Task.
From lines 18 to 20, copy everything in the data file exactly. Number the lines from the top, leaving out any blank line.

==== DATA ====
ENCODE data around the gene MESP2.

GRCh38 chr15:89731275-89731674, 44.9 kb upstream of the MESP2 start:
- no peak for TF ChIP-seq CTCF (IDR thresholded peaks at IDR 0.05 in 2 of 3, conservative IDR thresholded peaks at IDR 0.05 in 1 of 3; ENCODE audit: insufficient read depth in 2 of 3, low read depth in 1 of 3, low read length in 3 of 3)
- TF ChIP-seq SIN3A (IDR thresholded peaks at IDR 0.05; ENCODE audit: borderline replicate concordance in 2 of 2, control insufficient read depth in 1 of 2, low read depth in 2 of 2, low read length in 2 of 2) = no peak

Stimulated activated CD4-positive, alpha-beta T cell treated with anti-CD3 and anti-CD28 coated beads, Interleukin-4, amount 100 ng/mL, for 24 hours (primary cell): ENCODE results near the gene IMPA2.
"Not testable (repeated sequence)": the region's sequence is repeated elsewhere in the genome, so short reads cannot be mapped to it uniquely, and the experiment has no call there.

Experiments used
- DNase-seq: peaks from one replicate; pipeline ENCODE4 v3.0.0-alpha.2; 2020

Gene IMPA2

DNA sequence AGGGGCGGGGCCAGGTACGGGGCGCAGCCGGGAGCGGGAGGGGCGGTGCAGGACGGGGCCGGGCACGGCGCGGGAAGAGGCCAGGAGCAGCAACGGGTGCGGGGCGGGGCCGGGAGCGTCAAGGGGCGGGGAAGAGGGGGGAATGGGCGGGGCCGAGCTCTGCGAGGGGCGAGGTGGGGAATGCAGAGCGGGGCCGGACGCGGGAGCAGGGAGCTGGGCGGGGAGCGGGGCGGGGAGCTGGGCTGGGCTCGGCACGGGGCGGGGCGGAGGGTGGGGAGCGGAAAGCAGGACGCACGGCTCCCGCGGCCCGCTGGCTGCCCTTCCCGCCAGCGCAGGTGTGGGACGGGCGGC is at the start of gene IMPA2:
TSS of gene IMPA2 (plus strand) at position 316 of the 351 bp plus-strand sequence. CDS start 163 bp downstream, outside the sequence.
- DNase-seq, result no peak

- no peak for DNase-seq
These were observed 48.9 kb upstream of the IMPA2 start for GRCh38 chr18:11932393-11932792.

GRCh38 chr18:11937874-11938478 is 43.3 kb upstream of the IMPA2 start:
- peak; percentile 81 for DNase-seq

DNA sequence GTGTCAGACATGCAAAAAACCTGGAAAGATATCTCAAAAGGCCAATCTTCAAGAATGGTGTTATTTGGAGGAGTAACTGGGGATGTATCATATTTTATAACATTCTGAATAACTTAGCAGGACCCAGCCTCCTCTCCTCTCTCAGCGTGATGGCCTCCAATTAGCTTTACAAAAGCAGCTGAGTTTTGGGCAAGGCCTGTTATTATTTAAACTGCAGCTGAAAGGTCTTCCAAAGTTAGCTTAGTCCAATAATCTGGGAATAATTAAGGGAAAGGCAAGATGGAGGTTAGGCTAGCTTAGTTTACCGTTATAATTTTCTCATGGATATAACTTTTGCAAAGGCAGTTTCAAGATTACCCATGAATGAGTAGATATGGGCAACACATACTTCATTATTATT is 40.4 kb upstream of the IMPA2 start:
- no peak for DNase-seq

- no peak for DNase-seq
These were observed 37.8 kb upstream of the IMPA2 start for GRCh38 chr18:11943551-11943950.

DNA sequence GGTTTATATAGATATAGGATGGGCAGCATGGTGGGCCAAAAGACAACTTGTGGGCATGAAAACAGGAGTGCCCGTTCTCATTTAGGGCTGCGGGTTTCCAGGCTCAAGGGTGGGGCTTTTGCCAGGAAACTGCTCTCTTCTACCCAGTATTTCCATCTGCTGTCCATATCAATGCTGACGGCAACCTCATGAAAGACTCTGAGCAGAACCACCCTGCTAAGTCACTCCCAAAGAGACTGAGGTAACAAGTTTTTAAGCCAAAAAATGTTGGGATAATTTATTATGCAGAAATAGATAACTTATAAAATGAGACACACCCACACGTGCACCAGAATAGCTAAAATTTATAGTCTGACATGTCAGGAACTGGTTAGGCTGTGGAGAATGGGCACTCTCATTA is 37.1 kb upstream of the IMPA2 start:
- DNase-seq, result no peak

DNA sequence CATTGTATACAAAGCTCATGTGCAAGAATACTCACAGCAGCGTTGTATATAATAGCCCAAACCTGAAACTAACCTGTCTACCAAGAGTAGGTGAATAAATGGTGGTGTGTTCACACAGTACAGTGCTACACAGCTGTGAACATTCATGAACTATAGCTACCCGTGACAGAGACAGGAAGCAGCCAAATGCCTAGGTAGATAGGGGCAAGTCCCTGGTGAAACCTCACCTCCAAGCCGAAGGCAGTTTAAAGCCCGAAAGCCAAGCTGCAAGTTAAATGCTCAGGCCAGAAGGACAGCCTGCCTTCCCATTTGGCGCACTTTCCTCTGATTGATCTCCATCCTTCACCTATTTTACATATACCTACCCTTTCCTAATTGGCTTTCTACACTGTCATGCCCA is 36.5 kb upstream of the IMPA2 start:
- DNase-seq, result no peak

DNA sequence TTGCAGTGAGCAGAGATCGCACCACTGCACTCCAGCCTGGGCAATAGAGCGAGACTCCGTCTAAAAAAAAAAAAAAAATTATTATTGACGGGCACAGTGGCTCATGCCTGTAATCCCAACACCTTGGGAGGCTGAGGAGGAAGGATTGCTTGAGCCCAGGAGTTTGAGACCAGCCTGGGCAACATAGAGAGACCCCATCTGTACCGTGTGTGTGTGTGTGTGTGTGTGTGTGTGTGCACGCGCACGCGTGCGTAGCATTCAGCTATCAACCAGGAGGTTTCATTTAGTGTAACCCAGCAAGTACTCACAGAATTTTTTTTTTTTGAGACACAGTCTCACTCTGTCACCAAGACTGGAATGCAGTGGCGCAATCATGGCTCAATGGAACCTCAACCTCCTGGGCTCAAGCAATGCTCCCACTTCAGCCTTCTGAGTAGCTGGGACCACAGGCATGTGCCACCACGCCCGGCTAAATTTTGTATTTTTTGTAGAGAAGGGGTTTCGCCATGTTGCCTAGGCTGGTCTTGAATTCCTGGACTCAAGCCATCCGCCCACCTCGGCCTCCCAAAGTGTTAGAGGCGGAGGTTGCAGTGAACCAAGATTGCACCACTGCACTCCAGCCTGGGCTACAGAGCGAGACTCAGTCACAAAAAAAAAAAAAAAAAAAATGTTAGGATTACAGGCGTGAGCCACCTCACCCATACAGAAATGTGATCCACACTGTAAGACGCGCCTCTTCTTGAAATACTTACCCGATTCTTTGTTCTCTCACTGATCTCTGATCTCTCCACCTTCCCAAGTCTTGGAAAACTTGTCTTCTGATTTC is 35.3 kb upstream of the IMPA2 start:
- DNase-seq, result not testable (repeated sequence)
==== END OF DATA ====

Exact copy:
- no peak for DNase-seq

- no peak for DNase-seq
These were observed 37.8 kb upstream of the IMPA2 start for GRCh38 chr18:11943551-11943950.